“Now it’s completely self-perpetuating, the whole system, I just have to keep them watered and fed, and at the right temperature and humidity,” she said.
The colonies are kept at about 60 degrees. The adult beetles have wings, but they don’t fly if they are cool. Above 70 degrees, the adult beetles will fly. The beetles have water, but Hatcher keeps the humidity in check so mold does not develop and destroy the colonies. A thermostatically controlled heater keeps the beetles warm in winter.
A colony can clean a skull pretty fast, depending on the condition of the skull, the size, and the mood of the beetles. She preps the skulls to speed up the process, removing the eyes and brain and cutting off much of the meat.
“It depends a lot on how the colony is feeling at the moment, whether they are really hungry, and where they are at in their life stages,” Hatcher said. “If they are really raring to go, I can do a bear skull in a week. It depends on the skull, I have this bison skull that’s really dried out, and I have to keep taking it out and soaking it in water, then they are able to make more headway on it when I put it back it.”
After the beetles finish their work, Hatcher follows up with a soak in hydrogen peroxide, which sanitizes and degreases the skull. A couple of days to a week does the trick.
“If you left it in a stronger solution for longer time, it could start to dissolve, but the three-percent over the counter peroxide is fine. If it’s really greasy I’ll also use Dawn detergent.”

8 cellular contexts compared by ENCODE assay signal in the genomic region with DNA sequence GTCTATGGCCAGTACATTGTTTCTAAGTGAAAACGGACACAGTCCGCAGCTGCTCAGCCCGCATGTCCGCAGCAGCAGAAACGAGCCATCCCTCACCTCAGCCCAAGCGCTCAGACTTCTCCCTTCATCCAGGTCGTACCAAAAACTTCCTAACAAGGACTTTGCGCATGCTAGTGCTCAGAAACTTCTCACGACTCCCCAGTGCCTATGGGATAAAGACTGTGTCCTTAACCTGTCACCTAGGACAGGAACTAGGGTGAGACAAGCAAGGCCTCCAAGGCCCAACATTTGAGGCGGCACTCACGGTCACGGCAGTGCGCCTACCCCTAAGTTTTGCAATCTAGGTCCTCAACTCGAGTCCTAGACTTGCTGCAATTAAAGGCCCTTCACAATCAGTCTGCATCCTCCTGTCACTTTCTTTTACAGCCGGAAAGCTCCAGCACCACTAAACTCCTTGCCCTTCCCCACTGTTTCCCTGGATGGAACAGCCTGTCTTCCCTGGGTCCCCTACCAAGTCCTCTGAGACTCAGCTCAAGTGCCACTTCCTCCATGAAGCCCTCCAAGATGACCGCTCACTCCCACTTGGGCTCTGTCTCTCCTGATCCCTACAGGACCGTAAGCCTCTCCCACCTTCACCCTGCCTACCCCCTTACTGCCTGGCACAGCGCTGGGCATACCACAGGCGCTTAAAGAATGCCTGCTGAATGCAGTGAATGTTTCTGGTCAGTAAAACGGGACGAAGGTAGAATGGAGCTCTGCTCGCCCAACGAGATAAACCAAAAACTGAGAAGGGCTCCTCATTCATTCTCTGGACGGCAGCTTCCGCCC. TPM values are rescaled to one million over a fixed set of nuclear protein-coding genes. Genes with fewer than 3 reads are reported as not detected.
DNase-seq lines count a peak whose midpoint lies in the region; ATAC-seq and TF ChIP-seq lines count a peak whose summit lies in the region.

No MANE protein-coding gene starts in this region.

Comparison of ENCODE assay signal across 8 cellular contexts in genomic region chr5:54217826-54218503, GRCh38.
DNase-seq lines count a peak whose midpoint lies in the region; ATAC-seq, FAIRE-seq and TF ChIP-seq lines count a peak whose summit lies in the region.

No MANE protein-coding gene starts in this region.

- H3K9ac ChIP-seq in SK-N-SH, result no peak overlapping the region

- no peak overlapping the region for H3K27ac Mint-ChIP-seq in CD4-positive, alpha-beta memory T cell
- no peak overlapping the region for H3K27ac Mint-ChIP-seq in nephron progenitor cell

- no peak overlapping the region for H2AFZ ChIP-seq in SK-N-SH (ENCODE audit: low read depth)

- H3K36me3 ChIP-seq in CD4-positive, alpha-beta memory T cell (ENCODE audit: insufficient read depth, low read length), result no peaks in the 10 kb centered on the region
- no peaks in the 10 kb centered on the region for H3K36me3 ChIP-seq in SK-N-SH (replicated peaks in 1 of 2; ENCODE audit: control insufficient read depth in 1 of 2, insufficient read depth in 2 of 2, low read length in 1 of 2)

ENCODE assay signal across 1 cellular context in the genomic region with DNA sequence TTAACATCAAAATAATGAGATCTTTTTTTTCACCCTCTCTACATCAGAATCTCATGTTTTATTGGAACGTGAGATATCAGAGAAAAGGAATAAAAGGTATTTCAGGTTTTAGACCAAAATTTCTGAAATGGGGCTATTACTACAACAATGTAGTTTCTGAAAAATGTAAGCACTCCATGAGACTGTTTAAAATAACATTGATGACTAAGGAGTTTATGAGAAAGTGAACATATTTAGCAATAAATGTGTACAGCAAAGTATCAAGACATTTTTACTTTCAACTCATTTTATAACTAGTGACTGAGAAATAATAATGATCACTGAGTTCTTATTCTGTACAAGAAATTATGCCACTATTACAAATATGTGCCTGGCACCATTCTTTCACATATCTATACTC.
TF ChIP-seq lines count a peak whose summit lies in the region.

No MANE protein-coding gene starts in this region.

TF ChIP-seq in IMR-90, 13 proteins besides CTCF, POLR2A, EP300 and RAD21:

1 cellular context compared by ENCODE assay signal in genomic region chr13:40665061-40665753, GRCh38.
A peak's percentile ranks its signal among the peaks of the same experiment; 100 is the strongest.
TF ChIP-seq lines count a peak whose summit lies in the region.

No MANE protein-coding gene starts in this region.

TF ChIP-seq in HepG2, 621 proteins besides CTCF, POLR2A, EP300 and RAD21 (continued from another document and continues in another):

Hatcher cleans skulls for other people, and for her own personal skull collection. She grew up in North Carolina and her dad launched her collection with the gift of a five-inch-long turtle skull.
“I’ve collected skulls since I was a little kid,” she said. “My dad is a retired game warden, and when I was little he’d bring home things he found in the woods, and that’s what got me started. I still have my first one, a snapping turtle skull.”
Her current projects include several whole skeletons, a caribou calf skeleton and a wolf skeleton, for a Bureau of Land Management archeologist. “She’s also having me clean bones so she can compare the fresh bones to ones they find in archeological digs.”
Hatcher said she got a taxidermy license so she can charge people for work. Trappers provide skulls, and people will trade something they want cleaned for some other raw skulls. She said lately she’s been cleaning a lot of bison skulls, and has three in progress – along with the caribou calf skeleton and a lynx skull. Moose and caribou with large antlers are difficult because they don’t fit into the containers.
She said one of the fun things about cleaning skulls is that you discover things you wouldn’t see. She cleaned the skull of a young wolf that had a bunch of porcupine quills stuck up in the nasal turbinates, the soft tissue on the walls of the nasal cavity. “There was another young wolf, probably from that same pack, and it had a congenital hole in the top of its skull. The skull was fully formed, and it wasn’t between the sutures. It wasn’t a gunshot, a birth defect I guess.”
There is an online market for skulls, and she also sells skulls at craft fairs. Those clean, gleaming skulls on a table are kid magnets. “Kids are fascinated,” she said. “They’ll just stare at the skulls and ask a lot of questions.”